They are willing to use high levels of force, including fatal force, if necessary. This makes the development of internal informants difficult and creates a very high risk threshold for undercover officers. Informants or witnesses must be supported by a sophisticated witness protection programme, both to ensure their safety and to encourage others to come forward. These programmes are expensive. They require sophisticated liaison with other organizations which have to generate a deal with the false identity, and a support programme which keeps the witness separate from family and other former connections. It also leaves the force open to a continuous stream of demands from the protected witness, which need to be resolved successfully if the programme is not to be undermined.
These criminals are highly mobile in terms of their ability both to move around nationally and internationally and to transfer their profits nationally and internationally. The creation of the European Union and its expansion has massively assisted in this in terms of personal mobility, and the removal of international barriers to capital movements has created a laissez-faire environment where the money launderer is spoilt for choice. It is relatively straightforward for those involved to remove themselves from jurisdictions in which they are wanted or suspected and to sustain themselves whilst abroad through the funds which they have already deposited there. They avoid those jurisdictions where controls are tight and they continually seek out the weakest links in terms of the risk of extradition and seizure of their money.
Those involved in medium- or high-level organizations are also engaged in legitimate business (although they may have been funded initially from crime). This makes it difficult to separate out legitimate from illegitimate profits and makes the issue of the seizure of assets a particularly difficult one, especially when the assets are in another jurisdiction.
As well as national and international crime there is also the problem of organized gangs working across the whole spectrum of activities described on a much more local and smaller scale – although still on a geographical basis wider than most forces and with the connections needed withthese larger organizations to manage the local ‘outlets’. All the difficulties that arise in terms of investigative powers, intelligence, surveillance, financial tracking and witness protection apply equally to this level of crime although limited to the narrower geography of the British Isles, with their different jurisdictions.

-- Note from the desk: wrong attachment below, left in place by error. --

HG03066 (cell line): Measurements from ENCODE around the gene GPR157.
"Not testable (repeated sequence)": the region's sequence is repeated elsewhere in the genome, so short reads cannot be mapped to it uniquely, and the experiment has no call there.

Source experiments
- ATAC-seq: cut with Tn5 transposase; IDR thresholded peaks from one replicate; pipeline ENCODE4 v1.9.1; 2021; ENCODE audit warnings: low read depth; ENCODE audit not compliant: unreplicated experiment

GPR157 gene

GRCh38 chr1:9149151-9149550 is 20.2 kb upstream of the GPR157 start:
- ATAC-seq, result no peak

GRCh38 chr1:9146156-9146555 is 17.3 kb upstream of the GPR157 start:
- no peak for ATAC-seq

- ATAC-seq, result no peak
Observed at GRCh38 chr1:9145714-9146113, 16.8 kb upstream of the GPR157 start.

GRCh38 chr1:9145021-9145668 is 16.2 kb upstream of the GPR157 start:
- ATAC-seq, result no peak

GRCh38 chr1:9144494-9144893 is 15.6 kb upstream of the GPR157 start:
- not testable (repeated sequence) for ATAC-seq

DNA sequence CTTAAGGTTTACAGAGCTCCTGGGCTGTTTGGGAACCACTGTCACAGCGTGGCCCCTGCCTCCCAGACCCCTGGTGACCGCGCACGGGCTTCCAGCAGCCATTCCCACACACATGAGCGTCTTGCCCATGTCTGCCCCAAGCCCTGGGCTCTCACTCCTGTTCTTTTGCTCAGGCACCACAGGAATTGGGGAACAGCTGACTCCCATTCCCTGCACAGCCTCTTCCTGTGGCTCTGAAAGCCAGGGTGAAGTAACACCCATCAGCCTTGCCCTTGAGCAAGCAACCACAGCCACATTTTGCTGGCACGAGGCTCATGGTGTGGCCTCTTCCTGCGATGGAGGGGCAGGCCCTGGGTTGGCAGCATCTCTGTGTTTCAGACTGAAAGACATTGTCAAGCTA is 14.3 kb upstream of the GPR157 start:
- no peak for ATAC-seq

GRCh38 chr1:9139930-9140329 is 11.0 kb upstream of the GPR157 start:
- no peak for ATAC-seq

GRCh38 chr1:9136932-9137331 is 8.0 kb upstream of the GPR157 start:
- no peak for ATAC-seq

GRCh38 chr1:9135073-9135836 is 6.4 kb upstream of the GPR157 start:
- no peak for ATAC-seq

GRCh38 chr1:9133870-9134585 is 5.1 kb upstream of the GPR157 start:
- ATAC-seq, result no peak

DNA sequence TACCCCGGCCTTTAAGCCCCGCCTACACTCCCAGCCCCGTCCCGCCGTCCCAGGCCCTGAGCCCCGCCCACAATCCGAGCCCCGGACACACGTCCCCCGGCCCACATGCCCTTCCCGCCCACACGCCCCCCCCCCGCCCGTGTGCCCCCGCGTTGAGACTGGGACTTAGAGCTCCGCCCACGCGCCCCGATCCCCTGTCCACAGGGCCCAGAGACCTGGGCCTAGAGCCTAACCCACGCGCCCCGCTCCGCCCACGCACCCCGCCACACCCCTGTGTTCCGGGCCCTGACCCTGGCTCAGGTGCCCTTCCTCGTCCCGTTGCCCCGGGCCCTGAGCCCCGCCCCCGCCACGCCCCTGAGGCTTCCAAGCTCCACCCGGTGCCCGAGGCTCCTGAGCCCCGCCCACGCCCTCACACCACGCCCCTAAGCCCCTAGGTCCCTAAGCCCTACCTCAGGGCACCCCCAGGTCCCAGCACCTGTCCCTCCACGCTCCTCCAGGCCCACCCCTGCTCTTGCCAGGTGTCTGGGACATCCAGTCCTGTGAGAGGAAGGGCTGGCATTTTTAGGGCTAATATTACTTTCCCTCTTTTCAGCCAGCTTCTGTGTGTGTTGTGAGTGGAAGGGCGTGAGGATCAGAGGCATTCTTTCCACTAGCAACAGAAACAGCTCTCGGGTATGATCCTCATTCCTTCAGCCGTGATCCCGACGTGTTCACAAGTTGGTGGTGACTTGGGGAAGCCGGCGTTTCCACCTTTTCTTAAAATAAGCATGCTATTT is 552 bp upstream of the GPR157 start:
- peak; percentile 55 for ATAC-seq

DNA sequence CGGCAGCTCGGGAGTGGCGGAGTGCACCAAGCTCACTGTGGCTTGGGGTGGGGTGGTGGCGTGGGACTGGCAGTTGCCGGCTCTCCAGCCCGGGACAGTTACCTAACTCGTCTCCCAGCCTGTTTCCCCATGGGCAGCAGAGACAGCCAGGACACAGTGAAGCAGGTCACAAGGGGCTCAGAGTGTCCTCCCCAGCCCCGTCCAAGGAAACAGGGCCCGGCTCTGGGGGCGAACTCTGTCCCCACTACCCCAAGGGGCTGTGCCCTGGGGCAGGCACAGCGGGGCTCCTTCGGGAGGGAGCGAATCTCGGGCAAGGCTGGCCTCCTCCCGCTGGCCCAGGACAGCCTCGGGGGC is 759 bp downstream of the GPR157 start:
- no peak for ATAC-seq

There are forty-three police forces in England and Wales, eight in Scotland and the Police Service in Northern Ireland (PSNI). Their operational response to organized crime will fall in the following areas.
Even in a country as small as Britain operational mobility can pose serious problems. Scotland and Northern Ireland have different legal systems and devolved governments. This means that police officers do not have full police powers outside their national jurisdiction and always require the co-operation and support of the local police in order to carry out any action. HM Revenue and Customs do not suffer from this restriction. The situation in the UK crystallizes the difficulty that will be met when trying to move the UK and other nations to a more transnational basis of policing (see below). England and Scotland have been united under one crown since 1704, and one parliament since 1807, but police officers only have full powers within their respective jurisdictions and, even here, when they are acting out of their force area will normally only act having informed the local forces of their intentions. Local chief constables still have an effective power of veto over other forces, although not the Serious Organized Crime Agency (SOCA), in terms of firearms operations or operations in those communities where sensitivities are high.
This is a very expensive police activity. In order to track a ‘surveillance aware’ suspect for sixteen hours a team of between twelve and sixteen is needed, depending on the likely movements of the suspect. Technical equipment and advance intelligence of likely movements can reduce this, but generally only at the margin. Most forces in England and Wales range from 1,600 to 2,500 officers. In Scotland, outside Strathclyde, they are significantly smaller. Other than the PSNI and the Met most forces have a very limited surveillance capability, usually limited to two or three teams. These generally have to cover the whole gamut of surveillance activity from serious criminals suspected of property crime such as robbery and burglary, through drugs, and increasingly in some forces, significant anti-terrorism work. Most officers are given basic surveillance training but the standard is variable.
Every force has a central intelligence bureau, but the bulk of the intelligence activity is carried out by basic command units and is focused at a very local level. Forces do not have open access to the SOCA systems but can only gain this through its operatives. This is not a criticism, as this is a necessary security and filtration gateway.
Financial Tracking and Seizure